These remarkable facts were recently shared by Dr Alanna Morris, a cardiology fellow at the Atlanta University School of Medicine, at the American Heart Association 2010 Scientific Sessions in Chicago. This community study took information from 525 middle-aged subjects of whom 47% were African American and 61% were women. The participants were asked about their sleep pattern, quality and duration.
The group was also tested for inflammatory markers – the presence of C-reactive protein (CRP), IL-6 and fibrinogen. Those whose CRP levels are 3mh per liter or more are known to be at twice the risk of suffering a stroke or heart attack compared to those with lower levels.
In the test, those who had lower sleep quality and duration were found to have the highest levels of CRP, IL-6 and fibrinogen. However, those who had 6-9 hours of sleep per night did not show significant symptoms of inflammation.
The study concluded that "poor sleep quality and short sleep durations are associated with higher levels of inflammation." These higher levels of inflammation are always associated with higher levels of risk for heart diseases, so something as simple as improving the quality of sleep and the sleep duration itself would dramatically improve the health and lifespan of a person, eliminating the risks of heart diseases and strokes caused by inflammation.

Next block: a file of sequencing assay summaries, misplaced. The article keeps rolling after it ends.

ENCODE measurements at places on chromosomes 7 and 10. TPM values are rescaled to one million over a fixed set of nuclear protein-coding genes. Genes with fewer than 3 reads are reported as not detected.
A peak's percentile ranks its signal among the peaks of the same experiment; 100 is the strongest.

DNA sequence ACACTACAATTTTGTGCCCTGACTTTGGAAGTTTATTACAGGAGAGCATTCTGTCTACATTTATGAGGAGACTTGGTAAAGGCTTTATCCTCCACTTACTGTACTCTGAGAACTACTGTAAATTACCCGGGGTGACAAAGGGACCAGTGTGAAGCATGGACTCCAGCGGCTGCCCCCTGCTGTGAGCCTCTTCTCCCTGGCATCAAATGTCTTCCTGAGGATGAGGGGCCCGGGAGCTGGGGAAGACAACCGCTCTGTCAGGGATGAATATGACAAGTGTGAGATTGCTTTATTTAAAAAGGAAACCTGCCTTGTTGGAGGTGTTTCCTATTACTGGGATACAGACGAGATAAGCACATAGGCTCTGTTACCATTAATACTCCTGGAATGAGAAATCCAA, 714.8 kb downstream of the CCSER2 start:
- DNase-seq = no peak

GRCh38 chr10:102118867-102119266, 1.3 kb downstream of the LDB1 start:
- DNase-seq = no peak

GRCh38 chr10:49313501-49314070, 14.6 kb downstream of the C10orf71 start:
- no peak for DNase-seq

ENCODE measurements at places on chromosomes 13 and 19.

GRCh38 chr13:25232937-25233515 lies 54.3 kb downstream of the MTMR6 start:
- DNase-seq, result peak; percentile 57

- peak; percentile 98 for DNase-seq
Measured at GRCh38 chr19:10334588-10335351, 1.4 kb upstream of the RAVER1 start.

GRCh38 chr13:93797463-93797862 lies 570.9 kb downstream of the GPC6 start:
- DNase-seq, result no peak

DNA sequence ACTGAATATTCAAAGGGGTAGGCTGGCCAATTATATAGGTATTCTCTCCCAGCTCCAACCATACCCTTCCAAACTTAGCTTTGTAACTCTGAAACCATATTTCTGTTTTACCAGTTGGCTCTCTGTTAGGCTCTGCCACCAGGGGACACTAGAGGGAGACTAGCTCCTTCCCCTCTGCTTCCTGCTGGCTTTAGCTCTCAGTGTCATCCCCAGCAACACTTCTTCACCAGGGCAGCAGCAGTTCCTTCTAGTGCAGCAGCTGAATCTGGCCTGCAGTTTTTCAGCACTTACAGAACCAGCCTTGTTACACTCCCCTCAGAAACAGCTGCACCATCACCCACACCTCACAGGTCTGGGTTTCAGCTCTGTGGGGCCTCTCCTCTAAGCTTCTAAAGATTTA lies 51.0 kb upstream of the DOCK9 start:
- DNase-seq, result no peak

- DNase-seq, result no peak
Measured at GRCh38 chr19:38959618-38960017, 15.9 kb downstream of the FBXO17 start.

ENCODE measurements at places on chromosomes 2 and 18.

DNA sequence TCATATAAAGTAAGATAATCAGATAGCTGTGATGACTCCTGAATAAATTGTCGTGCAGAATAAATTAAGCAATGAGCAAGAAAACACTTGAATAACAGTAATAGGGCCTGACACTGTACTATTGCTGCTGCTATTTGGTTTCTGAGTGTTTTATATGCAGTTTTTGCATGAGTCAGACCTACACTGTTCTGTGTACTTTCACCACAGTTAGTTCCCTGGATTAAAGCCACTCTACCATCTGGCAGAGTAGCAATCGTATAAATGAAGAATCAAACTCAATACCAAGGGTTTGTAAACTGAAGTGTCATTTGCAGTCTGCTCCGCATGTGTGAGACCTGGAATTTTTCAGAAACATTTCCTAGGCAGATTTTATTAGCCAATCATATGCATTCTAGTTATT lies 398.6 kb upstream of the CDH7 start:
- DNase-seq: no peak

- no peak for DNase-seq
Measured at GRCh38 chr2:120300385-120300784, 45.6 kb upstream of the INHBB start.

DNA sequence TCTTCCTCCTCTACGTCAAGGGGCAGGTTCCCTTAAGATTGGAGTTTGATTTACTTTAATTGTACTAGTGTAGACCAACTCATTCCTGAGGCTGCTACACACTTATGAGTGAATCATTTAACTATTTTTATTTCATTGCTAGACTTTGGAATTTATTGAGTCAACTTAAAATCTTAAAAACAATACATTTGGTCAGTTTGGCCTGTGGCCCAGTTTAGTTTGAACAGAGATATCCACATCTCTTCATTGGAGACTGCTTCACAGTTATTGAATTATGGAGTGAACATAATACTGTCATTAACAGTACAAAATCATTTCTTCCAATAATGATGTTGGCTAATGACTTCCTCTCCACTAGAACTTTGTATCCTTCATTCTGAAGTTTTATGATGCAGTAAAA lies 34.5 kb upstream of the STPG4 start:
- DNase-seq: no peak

Previous research has shown that people who sleep between seven and eight hours per night live longest, and that especially short or especially long sleep durations are linked with higher mortality. Sleeping for more than nine hours per night can have a negative affect on health, as it possibly reflects a compensation for sleep apnea, with the associated poor quality sleep.
Therefore, improving sleep quality and duration is now being considered an appropriate therapeutic method for reducing the risk of cardiovascular disease as the link between lack of sleep and inflammation has now been officially recognized.